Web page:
Europe

Migration Flows

West & Central Africa

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Stranded migrants and refugees
62,428
As of 03 October 2018
Migrant presence in Europe

Country

Number of migrants and asylum seekers

Update Date

Albania

173

29 Aug 2018

Bosnia and Herzegovina

3,923

28 Nov 2018

Bulgaria

653

09 Jan 2019

Croatia

316

16 Jan 2019

Cyprus

250

28 Nov 2018

Greece

60,083

26 Dec 2018

Hungary

137

05 Sep 2018

Italy

135,858

26 Dec 2018

Kosovo (SCR 1244)

88

26 Dec 2018

Montenegro

155

09 Jan 2019

Romania

345

16 Jan 2019

Serbia

4,482

16 Jan 2019

Slovenia

314

09 Jan 2019

the former Yugoslav Republic of Macedonia

42

16 Jan 2019

For Croatia, Cyprus, and Slovenia, figures represent number of asylum seekers.
For Greece beginning in 2018, figures based on monthly available data for different types of accommodation facilities excluding the number of self-settled migrants and refugees.
For Italy, figures refer to migrants in reception at the end of the month. Data on migrants in centres for repatriation/expulsion are not included in these figures. 
For Hungary, figures are as of 5 September 2018 and more updated migrant presence information is not available for the time being.
Data Sources: National Authorities, IOM and UNHCR

While populations from the Middle East, South East Asia, and Africa have been crossing the Mediterranean to reach Europe in growing numbers since 2011, 2015 marked the sharpest increase of arrivals to Europe and deaths in the Mediterranean.

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About

Migration.iom.int is an IOM online platform designed to enhance access to Displacement Tracking Matrix (DTM) migration flow information products, including a visualization of population flows. The DTM also has a second online platform, displacement.iom.int, designed to visualize internal displacement monitored through the DTM systems; this platform facilitates a better understanding of mobility trends within a country in assessed areas.

 

The DTM is a system designed to track and monitor displacement and population mobility, provide critical information to decision-makers and responders during crises, and contribute to better understandings of population flows. The DTM includes four standard components – each comprising various tools and methods – that can be applied, adapted and combined as relevant in a particular context. The standard components are: (i) mobility tracking; (ii) flow monitoring; (iii) registration and (iv) surveys. Data visualized on the flow.iom.int website is retrieved from flow monitoring exercises.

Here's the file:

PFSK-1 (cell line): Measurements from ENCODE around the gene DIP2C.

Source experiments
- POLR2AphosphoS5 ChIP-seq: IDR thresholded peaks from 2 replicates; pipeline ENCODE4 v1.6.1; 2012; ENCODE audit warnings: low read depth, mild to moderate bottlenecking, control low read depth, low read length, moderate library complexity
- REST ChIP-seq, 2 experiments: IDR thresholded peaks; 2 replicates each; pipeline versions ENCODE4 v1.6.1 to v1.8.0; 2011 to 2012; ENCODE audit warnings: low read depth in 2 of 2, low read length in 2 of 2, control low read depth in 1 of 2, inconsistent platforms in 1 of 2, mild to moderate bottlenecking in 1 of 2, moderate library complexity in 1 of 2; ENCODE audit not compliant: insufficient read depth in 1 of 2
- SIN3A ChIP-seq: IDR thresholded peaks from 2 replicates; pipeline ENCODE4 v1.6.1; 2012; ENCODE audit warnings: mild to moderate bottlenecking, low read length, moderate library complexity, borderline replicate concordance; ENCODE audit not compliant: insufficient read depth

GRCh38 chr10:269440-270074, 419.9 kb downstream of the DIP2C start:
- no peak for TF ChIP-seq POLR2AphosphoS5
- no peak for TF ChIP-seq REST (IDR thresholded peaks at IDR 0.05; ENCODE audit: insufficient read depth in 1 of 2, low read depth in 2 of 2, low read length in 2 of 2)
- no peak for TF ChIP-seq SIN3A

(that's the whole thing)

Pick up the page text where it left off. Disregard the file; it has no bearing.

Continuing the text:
A Flow Monitoring exercise collects information on the volume and basic characteristics of populations transiting through selected locations - referred to as Flow Monitoring Points (FMPs) – during specific observation hours. Data collected includes previous transit point(s), next destination, intended destination (when possible) and means of transportation, as well as the number, sex and nationality of migrants passing through the Flow Monitoring Point. Data is collected overtime through periodic cycles.

Once baseline data is collected through Flow Monitoring exercises. When required and as needed, Flow Monitoring Surveys (FMS) are then implemented to collect multi-layer and multi-themed data on mobile populations. FMS collect data at the individual level and include, but are not limited to, information on basic socio-economic profiles, information regarding the journey (cost, routes, modes of transport, intermediaries) and some basic data on the intentions, expectations, and perceptions of the final destination that migrants have. The findings of these surveys are used in the overall analysis presented in the IOM Flow Monitoring reports.

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Flow monitoring data collection and operations are funded by:

DTM Support Team

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